The last couple of years have been messy, haven’t they? Ever-changing pandemic rules, housing bubbles, rising inflation… but we’re here. Summer is roaring (at least here in the Southern hemisphere!), and the season comes with a new warmth and a stubborn hope.
Change is in the air.
We’re also barreling towards my 18-month anniversary of using PocketSmith. I signed up for the Basic plan in late August 2021, lasted a few days, and then upgraded to Premium. As a new user, I had a lot to learn.
Looking back on the past year or so, there are five things I would tell myself.
Oh, me. That’s like asking “Why eat a Fairlie Bakehouse Pork Belly and Apple pie for $7 when I can eat a petrol station gristle-and-gravy pie for $2?”
Sure, the Basic plan is free. It’s a great way to taste what PocketSmith has to offer. You get a tantalizing nibble around the edges. But for the full depth of flavor, it’s worth shelling out for Premium or Super.
Where the free plan relies on manual imports, the paid plans thrive on automating a ton of functions. Automatic bank feed syncs? Done. Automatic categorization of transactions? Done. Automatic visualization with a Donut or a Sankey diagram? Done!
A year ago, I was working full-time in a salaried job and I had a good savings habit. Listening to a Happy Saver podcast, I’d heard about this PocketSmith thing and decided to give it a go. But would it be worth that initial lump payment?
In short: Heck to the yes. I may have spent $90, but seeing what’s happening with my money has saved me that much ten times over.
My advice? Skip Basic and go straight to Premium. The automatic bank feeds alone are a life-saver. I wasted hours importing and categorizing transactions manually, only to move to Premium and find I could do it at the click of a button. Goodbye, frustration. So long, time-wasting. Hello, dozens of useful functions.
Okay, calm your farm, friend. I get it. I was impatient too — but I wish I’d taken a step back and let myself breathe.
You don’t have to do it all tonight, or even this weekend. There’s a bit of a learning curve, sure. That’s what the Learn Center is for. Go. Read. Familiarize yourself. If it feels overwhelming, take a break. Or try something — anything — and see for yourself how intuitive it is. You don’t have to do everything now; it’s enough to start with one thing. Connect your bank feeds. Learn how to split a transaction. Create a category. You’ll get there, and before long you’ll be ’Smithing with the best of us.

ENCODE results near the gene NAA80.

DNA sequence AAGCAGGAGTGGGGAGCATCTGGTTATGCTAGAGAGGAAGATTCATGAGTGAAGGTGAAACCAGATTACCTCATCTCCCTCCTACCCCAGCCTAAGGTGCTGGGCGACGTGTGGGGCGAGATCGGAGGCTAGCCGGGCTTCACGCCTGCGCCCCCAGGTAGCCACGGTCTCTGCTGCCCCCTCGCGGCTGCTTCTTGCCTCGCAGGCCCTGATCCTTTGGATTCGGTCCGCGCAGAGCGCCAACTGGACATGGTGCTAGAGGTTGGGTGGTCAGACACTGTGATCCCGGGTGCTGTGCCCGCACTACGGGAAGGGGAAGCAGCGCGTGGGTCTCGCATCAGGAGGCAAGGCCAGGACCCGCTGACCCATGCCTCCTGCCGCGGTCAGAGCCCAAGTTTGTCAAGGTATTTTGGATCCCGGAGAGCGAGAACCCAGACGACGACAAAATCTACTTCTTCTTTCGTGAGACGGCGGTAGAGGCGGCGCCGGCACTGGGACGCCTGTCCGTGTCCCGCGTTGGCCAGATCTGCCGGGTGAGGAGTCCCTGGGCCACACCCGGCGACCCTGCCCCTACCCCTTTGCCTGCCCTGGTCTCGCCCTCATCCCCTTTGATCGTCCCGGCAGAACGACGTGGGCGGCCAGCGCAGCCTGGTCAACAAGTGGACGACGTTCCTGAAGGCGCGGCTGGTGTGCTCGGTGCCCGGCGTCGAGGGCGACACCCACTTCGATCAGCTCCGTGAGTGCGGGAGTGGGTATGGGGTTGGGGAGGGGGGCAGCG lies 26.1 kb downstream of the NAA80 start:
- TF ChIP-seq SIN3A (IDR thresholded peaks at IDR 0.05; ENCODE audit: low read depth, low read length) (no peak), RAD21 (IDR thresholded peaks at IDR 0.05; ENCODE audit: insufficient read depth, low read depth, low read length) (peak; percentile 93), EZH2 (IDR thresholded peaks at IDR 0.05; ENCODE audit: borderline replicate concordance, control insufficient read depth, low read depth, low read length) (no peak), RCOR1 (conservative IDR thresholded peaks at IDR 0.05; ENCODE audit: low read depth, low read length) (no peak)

But know that it’s not a race.
When I first signed up for PocketSmith, I dove in head-first with both feet (to quote Adrian Plass): Learning this, trying that, growing more and more excited at this new world of financial functionality. Naturally, I wanted to share it with my friends. I fired off invitation after invitation, and….
Which is fine! As the saying goes: Personal finance is personal.
Your money journey is yours, and your friends’ money journeys are theirs. It’s not a comparison game. It’s not a competition. Everyone moves at different speeds, everyone has different priorities, and that’s fine. Don’t do it for the selfie or the debt-free scream (although they might be bonuses) — do it for your own sense of self.
Almost a year after that first invitation, a friend read my blog about the Traffic Light Priority System and contacted me.
“Loved your article! That looks really helpful. Hang on, didn’t you send me something about those Pocket people a few months ago…?”
Annoyed? Not a jot. I was thrilled! One, she’d read the article; two, she’d found it useful; and three, she was asking about the next step. That’s everything I ever want my writing to do: Make people feel, make people think, and stir them to action.
The journey is personal, but it’s more fun in a community. Keep an open mind and an open hand. Your friends will learn from you, you’ll learn from them, and who knows? One day you might be the one reaching out to say, “I loved your podcast! Do you have any advice about…?”
Rachel E. Wilson is an author and freelance writer based in New Zealand. She has been, variously, administrator at an ESOL non-profit, transcriber for a historian, and technical document controller at a french fry factory. She has a keen interest in financial literacy and design, and a growing collection of houseplants (pun intended).